Electric co-ops in the U.S. are continuing their efforts to restore power to affected members in Louisiana and Mississippi, the states most affected by Hurricane Ida.
The storm made landfall as a Category 4 storm in Louisiana on 29 August and moved north into Mississippi a day later before weakening into a tropical depression.
The Louisiana electric co-operatives hardest hit by the storm were DEMCO, South Louisiana Electric Cooperative Association (SLECA), and Washington-St. Tammany Electric Cooperative (WSTE), all three co-ops are located in the southeast corner of the state.
According to the Association of Louisiana Electric Cooperatives (ALEC), at the peak of the storm all co-ops were between 90-98% down.
“Combined approximately 157,000 meters were down. SLECA, our co-op closest to the coast, was devastated including their office building was destroyed. The roof caved in and the building began to fill with water during the peak of the storm,” says Addie Armato, ALEC’s interim CEO.
“As of this morning [6 September] we are reporting DEMCO has about 70% of their meters restored; SLECA has approximately 18% restored; WSTE is approximately 77% restored. DEMCO and WSTE anticipate full restoration about 4 weeks after the storm. SLECA the hardest hit out of the three will take longer,” she added.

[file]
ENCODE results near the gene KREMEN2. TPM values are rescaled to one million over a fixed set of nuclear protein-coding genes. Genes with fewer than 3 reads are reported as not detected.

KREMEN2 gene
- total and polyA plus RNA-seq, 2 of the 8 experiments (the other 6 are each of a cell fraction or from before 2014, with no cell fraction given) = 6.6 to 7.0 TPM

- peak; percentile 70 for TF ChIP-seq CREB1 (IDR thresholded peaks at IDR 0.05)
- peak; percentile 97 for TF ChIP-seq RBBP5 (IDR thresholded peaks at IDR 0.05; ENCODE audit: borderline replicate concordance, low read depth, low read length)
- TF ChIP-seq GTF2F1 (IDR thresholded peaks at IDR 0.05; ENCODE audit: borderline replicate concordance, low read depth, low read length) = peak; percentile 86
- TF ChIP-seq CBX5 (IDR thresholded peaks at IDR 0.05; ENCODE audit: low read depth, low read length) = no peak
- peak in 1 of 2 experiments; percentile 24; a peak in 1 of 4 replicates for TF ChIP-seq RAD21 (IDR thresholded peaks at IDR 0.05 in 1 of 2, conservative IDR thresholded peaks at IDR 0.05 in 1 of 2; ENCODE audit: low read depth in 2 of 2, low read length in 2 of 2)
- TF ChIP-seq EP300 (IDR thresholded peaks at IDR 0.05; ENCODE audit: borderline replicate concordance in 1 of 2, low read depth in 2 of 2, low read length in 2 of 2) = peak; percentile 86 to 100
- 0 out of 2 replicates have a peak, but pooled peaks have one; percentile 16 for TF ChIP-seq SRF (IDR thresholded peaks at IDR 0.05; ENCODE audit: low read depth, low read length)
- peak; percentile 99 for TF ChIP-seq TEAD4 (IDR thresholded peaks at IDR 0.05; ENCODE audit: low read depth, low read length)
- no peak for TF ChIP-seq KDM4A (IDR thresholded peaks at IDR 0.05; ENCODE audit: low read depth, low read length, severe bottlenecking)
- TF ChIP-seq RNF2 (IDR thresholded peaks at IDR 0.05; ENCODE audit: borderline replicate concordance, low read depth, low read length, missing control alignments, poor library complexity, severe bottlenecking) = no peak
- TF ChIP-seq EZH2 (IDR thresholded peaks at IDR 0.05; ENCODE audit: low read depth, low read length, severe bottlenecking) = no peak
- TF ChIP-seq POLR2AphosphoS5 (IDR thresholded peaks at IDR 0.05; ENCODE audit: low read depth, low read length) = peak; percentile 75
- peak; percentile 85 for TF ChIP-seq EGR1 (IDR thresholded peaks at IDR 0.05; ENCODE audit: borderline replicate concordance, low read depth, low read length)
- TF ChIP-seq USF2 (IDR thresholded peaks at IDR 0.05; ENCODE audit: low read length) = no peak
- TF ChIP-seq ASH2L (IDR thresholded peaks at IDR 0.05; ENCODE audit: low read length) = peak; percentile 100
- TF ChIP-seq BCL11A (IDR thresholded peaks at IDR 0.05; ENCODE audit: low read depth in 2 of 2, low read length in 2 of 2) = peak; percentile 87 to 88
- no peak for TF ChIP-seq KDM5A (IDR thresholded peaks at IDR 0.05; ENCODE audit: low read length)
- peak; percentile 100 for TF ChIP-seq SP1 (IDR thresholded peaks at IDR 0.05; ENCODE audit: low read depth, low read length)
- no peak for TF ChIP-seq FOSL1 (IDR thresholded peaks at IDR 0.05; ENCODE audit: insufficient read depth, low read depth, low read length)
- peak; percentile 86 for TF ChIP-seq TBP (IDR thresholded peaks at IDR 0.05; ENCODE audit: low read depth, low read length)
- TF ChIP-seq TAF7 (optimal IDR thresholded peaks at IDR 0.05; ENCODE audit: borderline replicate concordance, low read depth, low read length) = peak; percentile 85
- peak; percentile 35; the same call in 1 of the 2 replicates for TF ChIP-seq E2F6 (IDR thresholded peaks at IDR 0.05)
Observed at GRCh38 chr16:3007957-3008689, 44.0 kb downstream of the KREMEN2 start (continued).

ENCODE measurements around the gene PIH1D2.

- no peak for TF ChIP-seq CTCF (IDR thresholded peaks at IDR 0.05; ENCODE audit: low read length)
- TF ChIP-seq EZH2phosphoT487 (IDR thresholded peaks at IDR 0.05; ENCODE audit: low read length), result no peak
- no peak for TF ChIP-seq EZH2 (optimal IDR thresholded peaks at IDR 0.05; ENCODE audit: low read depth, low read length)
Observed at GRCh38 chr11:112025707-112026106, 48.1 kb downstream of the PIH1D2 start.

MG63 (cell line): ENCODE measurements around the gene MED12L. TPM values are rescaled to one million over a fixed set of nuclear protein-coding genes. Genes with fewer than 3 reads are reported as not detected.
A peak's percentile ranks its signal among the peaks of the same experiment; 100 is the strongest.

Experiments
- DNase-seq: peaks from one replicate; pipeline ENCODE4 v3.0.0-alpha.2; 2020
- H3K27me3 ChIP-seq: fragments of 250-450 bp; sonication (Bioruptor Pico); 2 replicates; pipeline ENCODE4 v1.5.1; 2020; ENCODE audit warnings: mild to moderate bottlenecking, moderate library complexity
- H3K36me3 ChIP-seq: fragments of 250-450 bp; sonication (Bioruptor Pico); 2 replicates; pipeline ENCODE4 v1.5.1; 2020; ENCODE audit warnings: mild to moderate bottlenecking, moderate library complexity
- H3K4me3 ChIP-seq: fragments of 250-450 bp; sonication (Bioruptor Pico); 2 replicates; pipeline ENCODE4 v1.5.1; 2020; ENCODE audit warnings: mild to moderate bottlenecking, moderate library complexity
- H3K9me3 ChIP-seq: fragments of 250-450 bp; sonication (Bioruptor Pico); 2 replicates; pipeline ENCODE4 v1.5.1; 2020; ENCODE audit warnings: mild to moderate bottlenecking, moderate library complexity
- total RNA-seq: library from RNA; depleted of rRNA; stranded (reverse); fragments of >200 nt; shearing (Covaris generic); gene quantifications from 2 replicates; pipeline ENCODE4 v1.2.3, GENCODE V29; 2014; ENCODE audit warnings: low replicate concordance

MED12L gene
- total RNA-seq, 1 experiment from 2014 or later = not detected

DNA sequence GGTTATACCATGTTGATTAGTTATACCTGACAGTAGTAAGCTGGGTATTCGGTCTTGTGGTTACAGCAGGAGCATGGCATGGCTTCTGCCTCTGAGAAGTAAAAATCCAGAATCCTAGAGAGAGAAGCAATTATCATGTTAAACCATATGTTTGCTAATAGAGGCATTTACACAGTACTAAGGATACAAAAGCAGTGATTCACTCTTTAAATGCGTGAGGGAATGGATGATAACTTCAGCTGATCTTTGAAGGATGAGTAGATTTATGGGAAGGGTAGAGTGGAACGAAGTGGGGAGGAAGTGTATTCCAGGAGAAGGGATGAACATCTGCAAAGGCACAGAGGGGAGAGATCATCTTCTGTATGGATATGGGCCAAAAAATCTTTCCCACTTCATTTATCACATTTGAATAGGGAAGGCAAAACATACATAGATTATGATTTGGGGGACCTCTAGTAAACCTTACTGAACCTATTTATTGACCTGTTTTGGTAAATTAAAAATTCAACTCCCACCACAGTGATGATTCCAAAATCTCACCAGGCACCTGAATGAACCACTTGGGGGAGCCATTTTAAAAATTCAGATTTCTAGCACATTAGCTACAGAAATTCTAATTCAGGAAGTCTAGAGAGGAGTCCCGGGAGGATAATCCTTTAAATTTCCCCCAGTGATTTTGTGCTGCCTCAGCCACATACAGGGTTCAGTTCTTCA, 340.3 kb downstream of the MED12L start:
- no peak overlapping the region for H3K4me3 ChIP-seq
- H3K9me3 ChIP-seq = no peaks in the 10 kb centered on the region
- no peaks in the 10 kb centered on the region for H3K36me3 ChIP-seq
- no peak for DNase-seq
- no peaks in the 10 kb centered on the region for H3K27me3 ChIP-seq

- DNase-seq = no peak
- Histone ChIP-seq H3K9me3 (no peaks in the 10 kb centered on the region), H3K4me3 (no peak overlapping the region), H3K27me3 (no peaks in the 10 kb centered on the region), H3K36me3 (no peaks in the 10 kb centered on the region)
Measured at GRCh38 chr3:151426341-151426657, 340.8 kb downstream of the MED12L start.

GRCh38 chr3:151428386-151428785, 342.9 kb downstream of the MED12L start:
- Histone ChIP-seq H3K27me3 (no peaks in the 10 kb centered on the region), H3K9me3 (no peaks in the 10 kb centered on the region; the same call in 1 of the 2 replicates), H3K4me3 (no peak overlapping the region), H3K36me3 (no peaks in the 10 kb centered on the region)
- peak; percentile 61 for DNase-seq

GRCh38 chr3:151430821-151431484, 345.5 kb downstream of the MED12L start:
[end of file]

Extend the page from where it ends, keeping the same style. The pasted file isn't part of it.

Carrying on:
Electric co-ops that were not affected by the storm or those in neighbouring states were quick to come to the rescue.
“Between our co-op mutual-aid and contract crews we have approximately 3000 working at our 3 co-ops. ALEC coordinates the mutual-aid assistance with other statewide organizations and cooperatives all over the United States,” added Ms Armato.
“Our mutual-aid network consists of about 22 states where we can pull additional help to restore power. We can also work through that network to acquire hard to find materials.”
Co-ops in Louisiana, Texas, Alabama, Arkansas, Georgia, Oklahoma, Missouri, Florida, and Kentucky joined the effort to restore power and sent crews and lineworkers to help in the process. However, full power restoration could take weeks or longer to complete.
Meanwhile SLECA’s phones were rerouted to the member services department of Central Electric Membership Corp in North Carolina, who handled calls from SLECA’s members.
Likewise, children of Jeff Davis Electric Cooperative employees collected money and supplies for other co-ops in the state that have been affected by the hurricane. They were able to raise $1,200 cash and thousands of toiletry items along with cleaning supplies and some snacks, which were difficult to find in the hurricane’s aftermath.
According to the National Rural Electric Association (NRECA), most co-ops in Mississippi completed restoration work last week. Magnolia Electric Power Association reported an outage number of 2,025 of its 35,200 members, down from 9,300 on 3 September. The co-op’s 395 personnel deployed across its territory replaced more than 120 poles at the weekend.